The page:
(Information by Peter Kessler, with additional information from the Illustrated Dictionary & Concordance of the Bible, Geoffrey Wigoder (Gen Ed, 1986), from Jewish War & Jewish Antiquities, Flavius Josephus, from Unger's Bible Dictionary, Merrill F Unger (1957), from Easton's Bible Dictionary, Matthew George Easton (1897), from Egypt, Canaan and Israel in Ancient Times, Donald Redford (Princeton University Press, 1992), and from External Links: Encyclopaedia Britannica, and Bible Atlas, and Jewish Encyclopaedia.)

722 - 721 BC

After King Hoshea stops paying tribute, Samaria is invaded and eventually falls to Assyria. The ten (of twelve) Hebrew tribes in Israel are relocated by the Assyrians (27,290 inhabitants in all).

Samaria excavations
This general view of the 1933 excavations of the city of Samaria shows them while looking towards the north

A proportion of them are resettled in Media in the Zagros Mountains, forced to walk all the way, while a small community is later to be found in India in the form of the Bene Israel Jews, claimed to be part of this enforced movement which reaches India via a shipwreck in the first two centuries AD.

586 BC

Following conquest of Judah, Nebuchadnezzar II exiles the majority of the native populace, with many being taken into captivity in Babylon itself. This forms the earliest basis of today's Mizrahi Jews classification.

Gedaliah ben Achikam, the Babylonian governor of Yehud province, advocates submission as a means of ensuring continued partial Jewish autonomy. Under his brief administration, the Jewish colony does indeed prosper.

After just seven months however, Gedaliah is killed by conspirators during a rebellion which is instigated by Baalis of Ammon. The entire Babylonian representative embassy is also murdered. In retribution, even more of the population is shipped to Babylon - although some flee to Egypt - and any surviving autonomy is removed.

The Roman destruction of Jerusalem
Nebuchadnezzar's attack on Jerusalem in 586 BC deliberately destroyed the city, making it generally inhabitable to all but a small populace, with Mitzpah in the northern Benjimanite territory becoming the region's capital

459 BC

Ezra, a 'scribe', leads the second body of exiled Israelites back to Jerusalem from Babylon. He also writes the Book of Ezra, and according to tradition collects and edits the books of the Old Testament. Those Jews who remain in Babylon form the main basis for today's classification of Mizrahi Jews, while smaller Jewish Diaspora groups gradually head into the Arabian peninsula where they form the Yemenite Jews.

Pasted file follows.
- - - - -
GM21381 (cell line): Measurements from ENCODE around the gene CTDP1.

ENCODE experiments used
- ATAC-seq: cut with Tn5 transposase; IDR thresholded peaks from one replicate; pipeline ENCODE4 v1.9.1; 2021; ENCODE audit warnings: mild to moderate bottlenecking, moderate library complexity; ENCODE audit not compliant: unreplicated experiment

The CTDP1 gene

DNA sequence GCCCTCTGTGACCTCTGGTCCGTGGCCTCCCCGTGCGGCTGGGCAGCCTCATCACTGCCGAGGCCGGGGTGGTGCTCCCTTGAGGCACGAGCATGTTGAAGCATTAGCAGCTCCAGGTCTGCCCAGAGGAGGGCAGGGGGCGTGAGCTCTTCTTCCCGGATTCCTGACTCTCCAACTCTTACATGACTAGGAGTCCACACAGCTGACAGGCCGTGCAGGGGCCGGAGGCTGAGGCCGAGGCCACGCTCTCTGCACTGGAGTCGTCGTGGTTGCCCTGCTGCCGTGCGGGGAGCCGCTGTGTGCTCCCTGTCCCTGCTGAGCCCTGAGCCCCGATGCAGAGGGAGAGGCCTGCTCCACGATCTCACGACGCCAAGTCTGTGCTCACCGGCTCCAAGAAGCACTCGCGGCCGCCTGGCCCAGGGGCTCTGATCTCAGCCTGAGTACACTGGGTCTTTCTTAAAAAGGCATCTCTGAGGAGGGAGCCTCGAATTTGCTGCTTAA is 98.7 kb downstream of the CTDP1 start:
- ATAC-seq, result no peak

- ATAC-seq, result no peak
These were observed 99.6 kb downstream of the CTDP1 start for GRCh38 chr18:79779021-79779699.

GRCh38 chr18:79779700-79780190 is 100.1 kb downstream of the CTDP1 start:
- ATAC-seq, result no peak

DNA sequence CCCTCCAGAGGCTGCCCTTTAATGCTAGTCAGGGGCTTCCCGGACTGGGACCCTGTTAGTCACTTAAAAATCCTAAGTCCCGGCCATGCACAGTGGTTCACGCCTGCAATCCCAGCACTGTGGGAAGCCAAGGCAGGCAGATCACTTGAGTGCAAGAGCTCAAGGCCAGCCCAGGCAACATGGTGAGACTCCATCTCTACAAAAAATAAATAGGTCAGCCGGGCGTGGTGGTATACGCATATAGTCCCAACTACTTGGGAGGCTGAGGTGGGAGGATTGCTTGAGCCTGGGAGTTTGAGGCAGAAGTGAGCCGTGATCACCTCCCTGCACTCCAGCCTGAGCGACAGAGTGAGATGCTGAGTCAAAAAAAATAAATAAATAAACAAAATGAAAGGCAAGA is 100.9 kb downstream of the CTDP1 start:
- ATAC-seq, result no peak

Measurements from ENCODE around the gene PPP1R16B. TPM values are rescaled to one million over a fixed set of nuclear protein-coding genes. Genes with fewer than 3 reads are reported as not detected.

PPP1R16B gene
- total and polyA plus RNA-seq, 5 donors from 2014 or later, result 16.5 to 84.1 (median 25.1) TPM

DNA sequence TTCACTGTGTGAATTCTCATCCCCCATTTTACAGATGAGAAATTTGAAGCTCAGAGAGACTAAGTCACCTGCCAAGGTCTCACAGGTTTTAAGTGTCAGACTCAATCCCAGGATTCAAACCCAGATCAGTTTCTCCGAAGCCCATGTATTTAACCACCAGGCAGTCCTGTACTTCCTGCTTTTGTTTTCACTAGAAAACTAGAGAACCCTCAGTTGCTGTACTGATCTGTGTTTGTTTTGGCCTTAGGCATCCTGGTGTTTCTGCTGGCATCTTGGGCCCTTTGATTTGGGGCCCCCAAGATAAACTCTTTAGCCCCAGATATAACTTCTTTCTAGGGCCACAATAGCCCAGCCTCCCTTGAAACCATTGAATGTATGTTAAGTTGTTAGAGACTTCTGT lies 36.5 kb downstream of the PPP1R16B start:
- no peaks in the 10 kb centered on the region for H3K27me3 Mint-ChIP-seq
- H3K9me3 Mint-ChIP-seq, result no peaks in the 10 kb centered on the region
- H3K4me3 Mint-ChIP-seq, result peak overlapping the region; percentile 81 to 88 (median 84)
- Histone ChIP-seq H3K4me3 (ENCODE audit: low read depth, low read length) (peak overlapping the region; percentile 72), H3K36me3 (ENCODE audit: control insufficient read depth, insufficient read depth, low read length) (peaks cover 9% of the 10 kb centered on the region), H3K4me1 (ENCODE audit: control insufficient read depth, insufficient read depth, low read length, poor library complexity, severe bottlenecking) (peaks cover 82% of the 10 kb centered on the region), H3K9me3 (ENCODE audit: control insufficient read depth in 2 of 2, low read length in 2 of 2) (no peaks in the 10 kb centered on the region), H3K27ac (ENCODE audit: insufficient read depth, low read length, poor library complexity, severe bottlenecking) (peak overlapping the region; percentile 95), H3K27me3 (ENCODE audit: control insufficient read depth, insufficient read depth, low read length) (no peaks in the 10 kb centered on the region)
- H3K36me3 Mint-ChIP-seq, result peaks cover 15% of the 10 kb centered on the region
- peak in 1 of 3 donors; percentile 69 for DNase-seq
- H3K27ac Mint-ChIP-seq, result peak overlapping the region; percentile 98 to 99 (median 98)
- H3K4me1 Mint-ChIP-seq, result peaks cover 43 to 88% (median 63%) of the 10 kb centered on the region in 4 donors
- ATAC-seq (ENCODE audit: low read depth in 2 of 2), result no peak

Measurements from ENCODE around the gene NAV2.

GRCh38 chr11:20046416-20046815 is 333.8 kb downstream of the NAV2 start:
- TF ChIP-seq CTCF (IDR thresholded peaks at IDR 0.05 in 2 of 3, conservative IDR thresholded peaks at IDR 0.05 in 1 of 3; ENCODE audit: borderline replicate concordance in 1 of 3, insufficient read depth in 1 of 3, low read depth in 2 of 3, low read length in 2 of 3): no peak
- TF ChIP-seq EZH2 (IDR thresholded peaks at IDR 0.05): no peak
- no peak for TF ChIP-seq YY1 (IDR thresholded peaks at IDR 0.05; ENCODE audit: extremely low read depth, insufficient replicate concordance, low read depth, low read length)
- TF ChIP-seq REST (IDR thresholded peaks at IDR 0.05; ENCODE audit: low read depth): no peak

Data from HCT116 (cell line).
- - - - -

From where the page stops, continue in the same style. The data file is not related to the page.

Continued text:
AD 214 - 224

The fractured Parthian empire which controls Babylon is breaking down. It is already effectively divided in two, with other minor kingdoms already emerging. By 224 the last Parthian king, Artabanus, has left it too late to confront expansion by his rivals within the empire. The Battle of Hormozdgān costs Artabanus his life, leaving the victorious Sassanids as the most powerful faction in Iran.

Sassanid control of Babylon proves beneficial for many, not least the Mizrahi Jews, although precise records are sadly lacking. A large Jewish Diaspora community certainly prospers in Babylon during the first few centuries AD. It is likely that there follows a small level of diffusion of Jewish groups eastwards through the empire and, eventually, into India to become labelled Indian Jews.

The coming of the Sassanids as replacements for the Parthians meant an entirely new and more vigorous empire being created on the eastern border of the Roman empire

260 - 272

Crisis strikes the weakened Roman empire, with two major splinter states forming in the same year. The Rhine frontier collapses completely at around the same time.

The second of these splinter states is the Palmyrene empire, which encompasses the Roman provinces of Syria, Palestine, Egypt and large parts of Asia Minor. It is ruled as little more than an expanded kingdom by Queen Zenobia for her infant son Vaballanthus, with a capital at Palmyra.

These crises, and the expenditure required to bring them to resolution, means a great deal of increased taxation across the empire. The Jewish population of Palestine seems to be especially impacted.